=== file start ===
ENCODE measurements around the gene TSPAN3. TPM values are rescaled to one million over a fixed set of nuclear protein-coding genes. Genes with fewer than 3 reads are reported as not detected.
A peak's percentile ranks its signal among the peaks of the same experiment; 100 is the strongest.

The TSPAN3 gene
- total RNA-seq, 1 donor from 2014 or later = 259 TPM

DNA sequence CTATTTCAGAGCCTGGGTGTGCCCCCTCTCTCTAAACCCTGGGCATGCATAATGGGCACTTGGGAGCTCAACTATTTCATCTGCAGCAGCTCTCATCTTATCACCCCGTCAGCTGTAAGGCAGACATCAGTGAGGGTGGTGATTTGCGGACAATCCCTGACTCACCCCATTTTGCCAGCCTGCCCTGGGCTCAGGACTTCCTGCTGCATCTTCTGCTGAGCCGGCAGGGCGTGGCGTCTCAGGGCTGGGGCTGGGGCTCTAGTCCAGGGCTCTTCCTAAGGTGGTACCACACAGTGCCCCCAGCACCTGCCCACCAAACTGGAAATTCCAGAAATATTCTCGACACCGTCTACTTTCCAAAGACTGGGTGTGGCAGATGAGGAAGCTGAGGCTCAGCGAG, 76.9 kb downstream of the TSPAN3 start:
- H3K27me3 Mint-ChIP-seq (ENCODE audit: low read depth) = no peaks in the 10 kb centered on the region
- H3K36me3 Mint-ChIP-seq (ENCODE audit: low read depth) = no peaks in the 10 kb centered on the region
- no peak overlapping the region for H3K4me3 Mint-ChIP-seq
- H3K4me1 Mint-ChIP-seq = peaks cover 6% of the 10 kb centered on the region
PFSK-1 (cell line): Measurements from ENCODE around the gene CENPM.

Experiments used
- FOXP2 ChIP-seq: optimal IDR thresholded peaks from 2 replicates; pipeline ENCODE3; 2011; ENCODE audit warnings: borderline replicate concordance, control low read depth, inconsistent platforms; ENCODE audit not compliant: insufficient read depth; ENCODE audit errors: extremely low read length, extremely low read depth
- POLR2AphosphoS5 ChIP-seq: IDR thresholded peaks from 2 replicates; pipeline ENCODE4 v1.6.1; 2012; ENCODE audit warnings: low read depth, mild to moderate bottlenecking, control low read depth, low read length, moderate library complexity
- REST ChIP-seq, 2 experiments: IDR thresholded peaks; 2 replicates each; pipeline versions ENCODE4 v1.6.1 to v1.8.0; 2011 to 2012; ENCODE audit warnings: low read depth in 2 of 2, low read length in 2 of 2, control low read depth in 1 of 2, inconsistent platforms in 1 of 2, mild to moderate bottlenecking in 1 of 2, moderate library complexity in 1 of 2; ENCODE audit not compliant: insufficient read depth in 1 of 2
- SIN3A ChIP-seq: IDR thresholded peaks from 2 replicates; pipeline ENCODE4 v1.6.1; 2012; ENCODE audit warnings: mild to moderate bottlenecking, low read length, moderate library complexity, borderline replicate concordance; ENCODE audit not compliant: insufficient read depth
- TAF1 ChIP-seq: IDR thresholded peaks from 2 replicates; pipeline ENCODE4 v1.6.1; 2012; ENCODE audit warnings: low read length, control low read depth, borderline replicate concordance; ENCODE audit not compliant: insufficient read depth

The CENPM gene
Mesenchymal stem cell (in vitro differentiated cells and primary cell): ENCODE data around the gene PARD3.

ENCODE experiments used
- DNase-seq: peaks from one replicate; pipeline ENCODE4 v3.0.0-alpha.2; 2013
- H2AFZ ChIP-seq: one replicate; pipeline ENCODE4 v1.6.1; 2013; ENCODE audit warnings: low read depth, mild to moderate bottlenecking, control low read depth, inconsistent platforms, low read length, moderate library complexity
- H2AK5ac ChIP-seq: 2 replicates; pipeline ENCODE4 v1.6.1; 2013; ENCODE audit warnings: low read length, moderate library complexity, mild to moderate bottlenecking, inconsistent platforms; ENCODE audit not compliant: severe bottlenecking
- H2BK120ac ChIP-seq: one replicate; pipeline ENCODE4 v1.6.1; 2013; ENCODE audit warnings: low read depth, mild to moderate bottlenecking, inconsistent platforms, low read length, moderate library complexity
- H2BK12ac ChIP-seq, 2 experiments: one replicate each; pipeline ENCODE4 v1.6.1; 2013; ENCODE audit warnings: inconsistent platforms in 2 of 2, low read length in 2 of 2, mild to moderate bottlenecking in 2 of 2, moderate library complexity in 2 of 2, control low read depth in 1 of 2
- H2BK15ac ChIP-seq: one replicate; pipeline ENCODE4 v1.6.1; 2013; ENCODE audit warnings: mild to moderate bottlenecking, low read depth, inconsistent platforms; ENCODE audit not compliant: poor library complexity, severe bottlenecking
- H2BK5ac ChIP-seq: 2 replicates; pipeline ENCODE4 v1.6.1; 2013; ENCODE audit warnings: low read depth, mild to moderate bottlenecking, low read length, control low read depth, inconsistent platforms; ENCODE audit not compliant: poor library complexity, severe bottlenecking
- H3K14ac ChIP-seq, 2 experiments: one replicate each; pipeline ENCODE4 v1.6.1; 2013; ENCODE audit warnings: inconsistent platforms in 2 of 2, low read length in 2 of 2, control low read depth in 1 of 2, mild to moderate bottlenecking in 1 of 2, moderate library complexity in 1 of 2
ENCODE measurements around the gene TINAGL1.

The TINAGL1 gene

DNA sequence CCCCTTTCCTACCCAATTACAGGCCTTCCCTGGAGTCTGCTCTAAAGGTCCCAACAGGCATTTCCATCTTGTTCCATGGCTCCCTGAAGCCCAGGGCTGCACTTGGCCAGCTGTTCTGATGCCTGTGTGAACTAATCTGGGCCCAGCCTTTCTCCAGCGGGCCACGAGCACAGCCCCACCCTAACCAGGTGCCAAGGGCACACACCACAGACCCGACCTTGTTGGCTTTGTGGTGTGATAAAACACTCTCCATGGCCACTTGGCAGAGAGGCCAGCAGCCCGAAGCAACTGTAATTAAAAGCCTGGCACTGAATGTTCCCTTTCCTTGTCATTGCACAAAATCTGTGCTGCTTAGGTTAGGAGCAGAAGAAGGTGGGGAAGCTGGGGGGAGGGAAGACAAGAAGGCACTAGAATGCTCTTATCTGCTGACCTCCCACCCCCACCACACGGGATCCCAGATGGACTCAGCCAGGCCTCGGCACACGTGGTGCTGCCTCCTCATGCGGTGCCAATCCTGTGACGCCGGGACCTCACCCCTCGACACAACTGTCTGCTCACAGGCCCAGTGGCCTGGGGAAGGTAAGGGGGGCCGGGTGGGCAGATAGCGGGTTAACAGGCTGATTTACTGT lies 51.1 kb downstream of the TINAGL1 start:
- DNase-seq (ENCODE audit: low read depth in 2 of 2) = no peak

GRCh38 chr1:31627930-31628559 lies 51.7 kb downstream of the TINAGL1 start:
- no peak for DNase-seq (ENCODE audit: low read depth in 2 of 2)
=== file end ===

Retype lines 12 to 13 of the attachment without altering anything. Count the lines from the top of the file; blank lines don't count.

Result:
- FOXP2 ChIP-seq: optimal IDR thresholded peaks from 2 replicates; pipeline ENCODE3; 2011; ENCODE audit warnings: borderline replicate concordance, control low read depth, inconsistent platforms; ENCODE audit not compliant: insufficient read depth; ENCODE audit errors: extremely low read length, extremely low read depth
- POLR2AphosphoS5 ChIP-seq: IDR thresholded peaks from 2 replicates; pipeline ENCODE4 v1.6.1; 2012; ENCODE audit warnings: low read depth, mild to moderate bottlenecking, control low read depth, low read length, moderate library complexity